4. Gibson DG, Glass JI, Lartigue C, Noskov VN, Chuang RY, Algire MA, Benders GA, Montague MG, Ma L, Moodie MM, Merryman C, Vashee S, Krishnakumar R, Assad-Garcia N, Andrews-Pfannkoch C, Denisova EA, Young L, Qi ZQ, Segall-Shapiro TH, Calvey CH, Parmar PP, Hutchison CA 3rd, Smith HO, and Venter JC. Creation of a bacterial cell controlled by a chemically synthesized genome. Science. 2010 Jul 2;329(5987):52-6. DOI:10.1126/science.1190719 | PubMed ID:20488990 | HubMed [Gibson2010]
    genome replacement
  5. Aslanidis C and de Jong PJ. Ligation-independent cloning of PCR products (LIC-PCR). Nucleic Acids Res. 1990 Oct 25;18(20):6069-74. PubMed ID:2235490 | HubMed [Aslanidis1990]
    LIC
  6. Holton TA and Graham MW. A simple and efficient method for direct cloning of PCR products using ddT-tailed vectors. Nucleic Acids Res. 1991 Mar 11;19(5):1156. PubMed ID:2020554 | HubMed [Holton1991]
    TA cloning
  7. Shuman S. Recombination mediated by vaccinia virus DNA topoisomerase I in Escherichia coli is sequence specific. Proc Natl Acad Sci U S A. 1991 Nov 15;88(22):10104-8. PubMed ID:1658796 | HubMed [Shuman1991]
    TOPO
  8. Higuchi R, Krummel B, and Saiki RK. A general method of in vitro preparation and specific mutagenesis of DNA fragments: study of protein and DNA interactions. Nucleic Acids Res. 1988 Aug 11;16(15):7351-67. PubMed ID:3045756 | HubMed [Higuchi1988]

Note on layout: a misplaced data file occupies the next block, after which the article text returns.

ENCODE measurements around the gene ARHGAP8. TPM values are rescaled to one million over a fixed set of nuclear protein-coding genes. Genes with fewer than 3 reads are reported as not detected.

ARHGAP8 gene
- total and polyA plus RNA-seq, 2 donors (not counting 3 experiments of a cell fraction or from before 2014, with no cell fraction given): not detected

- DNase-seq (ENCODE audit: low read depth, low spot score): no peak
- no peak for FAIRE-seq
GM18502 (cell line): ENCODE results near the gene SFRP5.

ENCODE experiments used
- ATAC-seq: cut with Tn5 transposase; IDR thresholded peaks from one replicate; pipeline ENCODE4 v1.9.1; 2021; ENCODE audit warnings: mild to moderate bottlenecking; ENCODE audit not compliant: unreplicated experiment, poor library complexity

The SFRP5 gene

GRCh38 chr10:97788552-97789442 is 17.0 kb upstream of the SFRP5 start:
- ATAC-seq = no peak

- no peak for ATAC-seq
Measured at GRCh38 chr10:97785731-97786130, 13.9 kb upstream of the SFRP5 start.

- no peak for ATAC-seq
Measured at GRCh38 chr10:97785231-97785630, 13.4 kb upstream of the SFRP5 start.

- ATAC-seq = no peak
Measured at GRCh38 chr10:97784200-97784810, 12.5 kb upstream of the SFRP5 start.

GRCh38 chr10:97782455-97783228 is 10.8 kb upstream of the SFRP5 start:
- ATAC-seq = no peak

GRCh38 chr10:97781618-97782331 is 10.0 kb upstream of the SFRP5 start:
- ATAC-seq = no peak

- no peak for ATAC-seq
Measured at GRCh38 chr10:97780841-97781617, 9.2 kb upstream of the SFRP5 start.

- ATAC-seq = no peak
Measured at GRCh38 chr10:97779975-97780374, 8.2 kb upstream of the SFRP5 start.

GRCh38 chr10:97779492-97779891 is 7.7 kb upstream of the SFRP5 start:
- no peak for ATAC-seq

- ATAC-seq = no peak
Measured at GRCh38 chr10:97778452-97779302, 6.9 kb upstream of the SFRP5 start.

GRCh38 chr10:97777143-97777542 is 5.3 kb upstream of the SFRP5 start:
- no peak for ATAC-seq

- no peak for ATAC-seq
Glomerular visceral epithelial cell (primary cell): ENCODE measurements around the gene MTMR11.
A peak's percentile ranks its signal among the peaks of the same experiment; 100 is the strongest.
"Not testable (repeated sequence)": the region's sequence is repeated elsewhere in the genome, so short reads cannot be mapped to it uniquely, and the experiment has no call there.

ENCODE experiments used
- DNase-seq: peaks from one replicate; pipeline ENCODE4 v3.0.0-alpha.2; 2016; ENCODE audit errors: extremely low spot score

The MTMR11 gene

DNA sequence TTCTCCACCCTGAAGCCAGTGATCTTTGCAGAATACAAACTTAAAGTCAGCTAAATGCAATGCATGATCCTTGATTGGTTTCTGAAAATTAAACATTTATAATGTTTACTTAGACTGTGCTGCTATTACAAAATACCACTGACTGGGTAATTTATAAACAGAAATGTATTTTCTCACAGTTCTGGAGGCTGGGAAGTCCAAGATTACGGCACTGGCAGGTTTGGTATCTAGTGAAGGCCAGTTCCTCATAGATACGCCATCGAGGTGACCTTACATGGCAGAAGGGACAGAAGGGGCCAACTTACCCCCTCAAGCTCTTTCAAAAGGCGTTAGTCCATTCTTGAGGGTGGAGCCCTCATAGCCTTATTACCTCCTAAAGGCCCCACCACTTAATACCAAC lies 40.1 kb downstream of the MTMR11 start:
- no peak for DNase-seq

SOE-PCR
  9. Stemmer WP, Crameri A, Ha KD, Brennan TM, and Heyneker HL. Single-step assembly of a gene and entire plasmid from large numbers of oligodeoxyribonucleotides. Gene. 1995 Oct 16;164(1):49-53. PubMed ID:7590320 | HubMed [Stemmer1995]
    PCA
  10. Zhu B, Cai G, Hall EO, and Freeman GJ. In-fusion assembly: seamless engineering of multidomain fusion proteins, modular vectors, and mutations. Biotechniques. 2007 Sep;43(3):354-9. PubMed ID:17907578 | HubMed [Zhu2007]
    in-fusion
  11. Benoit RM, Wilhelm RN, Scherer-Becker D, and Ostermeier C. An improved method for fast, robust, and seamless integration of DNA fragments into multiple plasmids. Protein Expr Purif. 2006 Jan;45(1):66-71. DOI:10.1016/j.pep.2005.09.022 | PubMed ID:16289702 | HubMed [Benoit2006]
    in-fusion
  12. Sleight SC, Bartley BA, Lieviant JA, and Sauro HM. In-Fusion BioBrick assembly and re-engineering. Nucleic Acids Res. 2010 May;38(8):2624-36. DOI:10.1093/nar/gkq179 | PubMed ID:20385581 | HubMed [Sleight2010]